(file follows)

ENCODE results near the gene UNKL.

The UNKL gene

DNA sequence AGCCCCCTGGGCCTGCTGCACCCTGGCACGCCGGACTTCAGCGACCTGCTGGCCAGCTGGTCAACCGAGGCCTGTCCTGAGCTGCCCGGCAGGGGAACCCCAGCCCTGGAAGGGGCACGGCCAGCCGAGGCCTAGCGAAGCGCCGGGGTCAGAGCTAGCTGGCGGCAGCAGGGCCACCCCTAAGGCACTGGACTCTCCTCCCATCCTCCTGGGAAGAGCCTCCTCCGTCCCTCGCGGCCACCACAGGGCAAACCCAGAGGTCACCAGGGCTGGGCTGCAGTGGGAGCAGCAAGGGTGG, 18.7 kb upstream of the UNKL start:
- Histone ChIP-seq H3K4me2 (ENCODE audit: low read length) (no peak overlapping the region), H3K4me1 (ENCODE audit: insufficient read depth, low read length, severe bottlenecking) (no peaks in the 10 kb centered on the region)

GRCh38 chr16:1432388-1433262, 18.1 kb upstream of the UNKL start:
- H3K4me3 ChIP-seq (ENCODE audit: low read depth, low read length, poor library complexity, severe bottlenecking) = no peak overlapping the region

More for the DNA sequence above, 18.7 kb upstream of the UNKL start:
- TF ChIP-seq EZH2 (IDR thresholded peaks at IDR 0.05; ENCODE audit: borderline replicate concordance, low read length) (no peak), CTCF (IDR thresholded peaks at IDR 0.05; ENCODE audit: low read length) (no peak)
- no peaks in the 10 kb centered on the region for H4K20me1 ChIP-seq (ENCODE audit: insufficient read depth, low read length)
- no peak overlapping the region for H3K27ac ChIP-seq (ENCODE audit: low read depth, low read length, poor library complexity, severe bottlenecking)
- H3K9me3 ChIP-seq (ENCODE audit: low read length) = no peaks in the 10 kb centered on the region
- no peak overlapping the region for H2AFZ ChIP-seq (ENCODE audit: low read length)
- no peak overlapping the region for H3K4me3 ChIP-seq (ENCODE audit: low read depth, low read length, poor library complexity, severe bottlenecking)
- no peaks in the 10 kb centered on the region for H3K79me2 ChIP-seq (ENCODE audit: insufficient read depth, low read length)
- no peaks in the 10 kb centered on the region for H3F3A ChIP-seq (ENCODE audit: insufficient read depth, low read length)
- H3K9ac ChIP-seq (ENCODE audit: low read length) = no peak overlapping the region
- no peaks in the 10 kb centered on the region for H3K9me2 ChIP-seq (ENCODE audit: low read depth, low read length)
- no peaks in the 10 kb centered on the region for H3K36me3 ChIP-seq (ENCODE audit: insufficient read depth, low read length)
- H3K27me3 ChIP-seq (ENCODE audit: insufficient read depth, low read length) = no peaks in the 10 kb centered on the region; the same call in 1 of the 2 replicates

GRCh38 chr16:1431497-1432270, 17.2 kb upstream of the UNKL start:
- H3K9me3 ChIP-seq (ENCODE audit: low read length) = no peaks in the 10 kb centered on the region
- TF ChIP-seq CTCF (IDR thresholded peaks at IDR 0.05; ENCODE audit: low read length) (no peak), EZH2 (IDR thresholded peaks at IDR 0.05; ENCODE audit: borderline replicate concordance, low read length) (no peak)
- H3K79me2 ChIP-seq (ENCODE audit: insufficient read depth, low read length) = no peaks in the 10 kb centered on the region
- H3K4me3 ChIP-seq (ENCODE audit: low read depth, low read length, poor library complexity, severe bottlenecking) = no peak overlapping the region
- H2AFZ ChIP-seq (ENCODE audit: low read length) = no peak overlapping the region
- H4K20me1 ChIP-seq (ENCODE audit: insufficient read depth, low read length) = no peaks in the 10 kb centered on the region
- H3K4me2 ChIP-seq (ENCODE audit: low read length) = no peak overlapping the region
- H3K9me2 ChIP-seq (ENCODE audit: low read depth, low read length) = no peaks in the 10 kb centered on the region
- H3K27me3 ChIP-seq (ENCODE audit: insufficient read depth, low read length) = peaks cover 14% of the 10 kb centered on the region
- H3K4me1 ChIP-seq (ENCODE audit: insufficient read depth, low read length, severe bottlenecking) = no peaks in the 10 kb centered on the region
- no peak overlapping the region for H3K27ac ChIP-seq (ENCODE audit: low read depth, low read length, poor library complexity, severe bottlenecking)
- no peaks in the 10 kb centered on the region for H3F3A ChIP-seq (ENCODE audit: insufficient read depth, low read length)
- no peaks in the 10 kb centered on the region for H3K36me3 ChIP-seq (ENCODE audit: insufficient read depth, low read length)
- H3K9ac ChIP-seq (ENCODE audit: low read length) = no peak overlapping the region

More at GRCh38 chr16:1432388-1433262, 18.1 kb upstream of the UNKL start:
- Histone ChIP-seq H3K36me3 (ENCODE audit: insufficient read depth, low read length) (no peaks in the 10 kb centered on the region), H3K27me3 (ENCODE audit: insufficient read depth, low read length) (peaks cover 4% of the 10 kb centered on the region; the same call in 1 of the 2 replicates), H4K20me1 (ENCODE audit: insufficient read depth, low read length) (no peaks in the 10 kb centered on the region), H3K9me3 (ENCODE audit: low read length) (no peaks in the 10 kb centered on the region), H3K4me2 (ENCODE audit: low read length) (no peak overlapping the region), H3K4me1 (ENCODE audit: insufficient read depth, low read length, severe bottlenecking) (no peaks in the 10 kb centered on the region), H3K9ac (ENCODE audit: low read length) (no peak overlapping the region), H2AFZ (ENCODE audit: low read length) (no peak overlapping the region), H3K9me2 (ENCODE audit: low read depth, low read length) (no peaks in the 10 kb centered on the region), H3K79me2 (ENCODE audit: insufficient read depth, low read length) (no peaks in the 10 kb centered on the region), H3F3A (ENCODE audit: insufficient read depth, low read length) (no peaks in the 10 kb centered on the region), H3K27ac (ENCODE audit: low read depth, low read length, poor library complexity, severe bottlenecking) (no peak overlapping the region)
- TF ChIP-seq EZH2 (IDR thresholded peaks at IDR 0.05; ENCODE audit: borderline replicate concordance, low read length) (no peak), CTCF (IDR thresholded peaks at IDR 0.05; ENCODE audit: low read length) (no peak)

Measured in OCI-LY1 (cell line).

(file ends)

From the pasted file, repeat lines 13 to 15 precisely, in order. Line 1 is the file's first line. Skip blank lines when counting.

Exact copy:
- no peak overlapping the region for H3K4me3 ChIP-seq (ENCODE audit: low read depth, low read length, poor library complexity, severe bottlenecking)
- no peaks in the 10 kb centered on the region for H3K79me2 ChIP-seq (ENCODE audit: insufficient read depth, low read length)
- no peaks in the 10 kb centered on the region for H3F3A ChIP-seq (ENCODE audit: insufficient read depth, low read length)